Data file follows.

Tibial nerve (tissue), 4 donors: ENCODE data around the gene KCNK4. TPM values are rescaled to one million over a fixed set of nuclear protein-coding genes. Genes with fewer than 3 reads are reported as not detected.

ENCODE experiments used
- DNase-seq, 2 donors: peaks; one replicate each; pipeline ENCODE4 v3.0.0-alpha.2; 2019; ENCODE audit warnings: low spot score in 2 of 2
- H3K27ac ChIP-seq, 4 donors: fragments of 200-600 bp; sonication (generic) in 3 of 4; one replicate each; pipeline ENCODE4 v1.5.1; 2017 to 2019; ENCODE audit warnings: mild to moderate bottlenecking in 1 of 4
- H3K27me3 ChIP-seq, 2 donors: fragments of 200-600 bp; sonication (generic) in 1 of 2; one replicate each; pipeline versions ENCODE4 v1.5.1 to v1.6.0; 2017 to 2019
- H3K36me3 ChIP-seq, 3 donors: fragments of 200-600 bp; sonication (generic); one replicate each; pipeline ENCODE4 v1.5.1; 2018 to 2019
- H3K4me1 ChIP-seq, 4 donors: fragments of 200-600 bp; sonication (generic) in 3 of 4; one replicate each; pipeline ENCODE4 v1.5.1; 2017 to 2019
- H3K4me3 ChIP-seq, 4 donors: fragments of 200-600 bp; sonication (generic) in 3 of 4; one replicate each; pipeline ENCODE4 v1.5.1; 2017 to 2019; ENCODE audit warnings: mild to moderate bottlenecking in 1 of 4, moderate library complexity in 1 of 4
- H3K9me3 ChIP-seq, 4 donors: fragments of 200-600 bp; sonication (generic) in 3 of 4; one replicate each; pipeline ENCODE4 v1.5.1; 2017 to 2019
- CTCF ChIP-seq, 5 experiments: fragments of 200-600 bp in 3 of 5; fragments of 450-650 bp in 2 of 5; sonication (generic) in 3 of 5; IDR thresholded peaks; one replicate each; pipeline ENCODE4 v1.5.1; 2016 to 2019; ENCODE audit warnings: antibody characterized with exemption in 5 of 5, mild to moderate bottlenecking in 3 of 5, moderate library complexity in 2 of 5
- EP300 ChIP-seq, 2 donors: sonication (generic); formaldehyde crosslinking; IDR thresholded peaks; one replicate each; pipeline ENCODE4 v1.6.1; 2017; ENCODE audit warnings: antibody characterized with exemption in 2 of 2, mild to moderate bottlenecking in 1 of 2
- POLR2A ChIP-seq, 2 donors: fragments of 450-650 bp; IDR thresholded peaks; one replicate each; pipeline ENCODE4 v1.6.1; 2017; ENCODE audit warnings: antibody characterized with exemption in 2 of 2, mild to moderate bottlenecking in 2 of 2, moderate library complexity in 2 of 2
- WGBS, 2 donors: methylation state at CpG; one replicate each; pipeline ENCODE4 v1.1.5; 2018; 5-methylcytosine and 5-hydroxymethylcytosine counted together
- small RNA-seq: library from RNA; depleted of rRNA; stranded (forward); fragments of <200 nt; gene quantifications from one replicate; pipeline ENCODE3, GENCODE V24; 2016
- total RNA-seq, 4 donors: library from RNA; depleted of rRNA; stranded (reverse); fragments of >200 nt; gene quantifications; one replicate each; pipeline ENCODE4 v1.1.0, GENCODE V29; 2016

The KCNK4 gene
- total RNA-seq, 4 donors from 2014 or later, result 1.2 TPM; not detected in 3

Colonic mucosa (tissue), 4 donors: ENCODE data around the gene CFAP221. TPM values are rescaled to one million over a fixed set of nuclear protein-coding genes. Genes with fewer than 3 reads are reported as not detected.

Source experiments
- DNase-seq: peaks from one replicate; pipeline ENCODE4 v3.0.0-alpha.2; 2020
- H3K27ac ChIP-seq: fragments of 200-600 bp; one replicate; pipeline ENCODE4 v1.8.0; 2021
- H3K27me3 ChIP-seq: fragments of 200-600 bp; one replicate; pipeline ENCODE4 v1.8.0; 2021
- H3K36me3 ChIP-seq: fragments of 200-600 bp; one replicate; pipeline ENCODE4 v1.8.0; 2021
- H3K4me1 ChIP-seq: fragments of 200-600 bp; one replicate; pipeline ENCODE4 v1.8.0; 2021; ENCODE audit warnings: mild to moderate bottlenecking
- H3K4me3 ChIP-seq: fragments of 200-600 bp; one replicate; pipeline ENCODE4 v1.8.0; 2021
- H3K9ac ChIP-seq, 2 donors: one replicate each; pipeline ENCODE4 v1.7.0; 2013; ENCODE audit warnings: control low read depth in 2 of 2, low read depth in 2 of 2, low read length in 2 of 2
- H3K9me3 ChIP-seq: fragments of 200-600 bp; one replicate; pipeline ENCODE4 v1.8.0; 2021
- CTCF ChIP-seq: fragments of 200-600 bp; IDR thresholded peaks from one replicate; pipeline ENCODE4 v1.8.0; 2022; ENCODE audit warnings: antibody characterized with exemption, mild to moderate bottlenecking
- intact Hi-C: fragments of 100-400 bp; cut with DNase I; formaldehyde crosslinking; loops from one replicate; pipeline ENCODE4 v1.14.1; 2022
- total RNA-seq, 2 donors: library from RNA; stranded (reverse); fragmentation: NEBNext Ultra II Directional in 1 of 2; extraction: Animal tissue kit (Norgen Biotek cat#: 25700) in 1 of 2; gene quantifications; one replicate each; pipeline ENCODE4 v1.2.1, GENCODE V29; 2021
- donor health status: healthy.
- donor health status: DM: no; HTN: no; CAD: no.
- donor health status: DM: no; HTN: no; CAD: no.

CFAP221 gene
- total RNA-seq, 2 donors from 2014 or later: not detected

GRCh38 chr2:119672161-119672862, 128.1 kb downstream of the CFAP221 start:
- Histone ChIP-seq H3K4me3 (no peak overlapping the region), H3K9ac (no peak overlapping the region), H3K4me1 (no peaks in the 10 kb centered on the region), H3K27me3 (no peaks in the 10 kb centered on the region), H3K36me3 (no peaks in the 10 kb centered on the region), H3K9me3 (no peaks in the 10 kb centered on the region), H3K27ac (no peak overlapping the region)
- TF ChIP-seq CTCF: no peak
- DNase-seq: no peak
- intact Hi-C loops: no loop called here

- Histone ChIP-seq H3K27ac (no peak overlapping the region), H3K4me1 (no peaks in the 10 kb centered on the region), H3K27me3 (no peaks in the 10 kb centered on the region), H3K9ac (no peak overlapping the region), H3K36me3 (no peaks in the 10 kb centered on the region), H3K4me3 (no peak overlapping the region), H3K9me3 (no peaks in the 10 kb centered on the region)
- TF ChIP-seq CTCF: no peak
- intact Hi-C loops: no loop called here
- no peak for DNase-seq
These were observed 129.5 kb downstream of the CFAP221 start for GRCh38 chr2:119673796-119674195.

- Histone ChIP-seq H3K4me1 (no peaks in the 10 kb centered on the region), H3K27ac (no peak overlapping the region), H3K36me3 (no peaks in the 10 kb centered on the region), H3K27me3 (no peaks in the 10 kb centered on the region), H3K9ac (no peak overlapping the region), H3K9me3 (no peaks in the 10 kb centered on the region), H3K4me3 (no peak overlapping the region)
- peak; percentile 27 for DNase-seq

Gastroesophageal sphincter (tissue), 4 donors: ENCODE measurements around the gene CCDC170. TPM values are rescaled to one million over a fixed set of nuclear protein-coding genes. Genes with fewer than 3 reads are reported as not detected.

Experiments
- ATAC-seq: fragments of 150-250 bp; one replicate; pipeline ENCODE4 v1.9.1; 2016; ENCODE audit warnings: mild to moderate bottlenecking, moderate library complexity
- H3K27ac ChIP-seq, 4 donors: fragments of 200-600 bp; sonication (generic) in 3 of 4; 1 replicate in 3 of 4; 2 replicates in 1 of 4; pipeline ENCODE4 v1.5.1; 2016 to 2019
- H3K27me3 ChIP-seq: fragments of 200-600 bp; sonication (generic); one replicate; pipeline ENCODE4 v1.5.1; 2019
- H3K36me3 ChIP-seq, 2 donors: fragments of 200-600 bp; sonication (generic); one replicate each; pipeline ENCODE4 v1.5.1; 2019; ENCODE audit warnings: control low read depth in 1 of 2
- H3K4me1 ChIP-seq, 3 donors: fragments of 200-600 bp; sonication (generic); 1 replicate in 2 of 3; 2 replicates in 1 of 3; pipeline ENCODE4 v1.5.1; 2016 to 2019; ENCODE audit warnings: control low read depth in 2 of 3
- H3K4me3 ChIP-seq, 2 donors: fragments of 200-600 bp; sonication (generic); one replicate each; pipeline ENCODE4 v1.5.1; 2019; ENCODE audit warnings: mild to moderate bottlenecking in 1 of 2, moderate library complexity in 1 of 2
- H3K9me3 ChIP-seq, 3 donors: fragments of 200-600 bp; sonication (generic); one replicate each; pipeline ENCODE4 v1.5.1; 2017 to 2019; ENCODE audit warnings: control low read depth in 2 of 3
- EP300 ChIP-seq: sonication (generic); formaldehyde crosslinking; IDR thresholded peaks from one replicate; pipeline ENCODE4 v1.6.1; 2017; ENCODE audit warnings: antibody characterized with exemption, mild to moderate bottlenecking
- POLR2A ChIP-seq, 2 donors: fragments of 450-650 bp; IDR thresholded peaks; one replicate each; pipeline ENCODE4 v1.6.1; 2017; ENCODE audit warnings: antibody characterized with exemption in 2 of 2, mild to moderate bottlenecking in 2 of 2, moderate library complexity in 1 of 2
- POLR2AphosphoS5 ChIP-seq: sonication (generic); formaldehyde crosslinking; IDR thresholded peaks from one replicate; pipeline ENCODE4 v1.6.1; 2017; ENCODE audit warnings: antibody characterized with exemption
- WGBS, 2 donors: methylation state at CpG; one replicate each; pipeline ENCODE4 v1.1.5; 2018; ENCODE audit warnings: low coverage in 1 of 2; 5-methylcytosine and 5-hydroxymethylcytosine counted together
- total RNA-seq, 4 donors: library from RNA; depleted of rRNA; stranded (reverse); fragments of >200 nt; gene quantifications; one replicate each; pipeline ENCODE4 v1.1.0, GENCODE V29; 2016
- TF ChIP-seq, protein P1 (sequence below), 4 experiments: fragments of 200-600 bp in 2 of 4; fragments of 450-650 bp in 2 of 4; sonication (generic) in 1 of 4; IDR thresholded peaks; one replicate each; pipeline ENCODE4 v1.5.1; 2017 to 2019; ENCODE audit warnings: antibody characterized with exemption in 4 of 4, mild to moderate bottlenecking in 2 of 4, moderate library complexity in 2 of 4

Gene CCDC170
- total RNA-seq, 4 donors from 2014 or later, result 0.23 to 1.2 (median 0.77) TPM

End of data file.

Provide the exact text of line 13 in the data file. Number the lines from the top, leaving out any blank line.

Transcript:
- WGBS, 2 donors: methylation state at CpG; one replicate each; pipeline ENCODE4 v1.1.5; 2018; 5-methylcytosine and 5-hydroxymethylcytosine counted together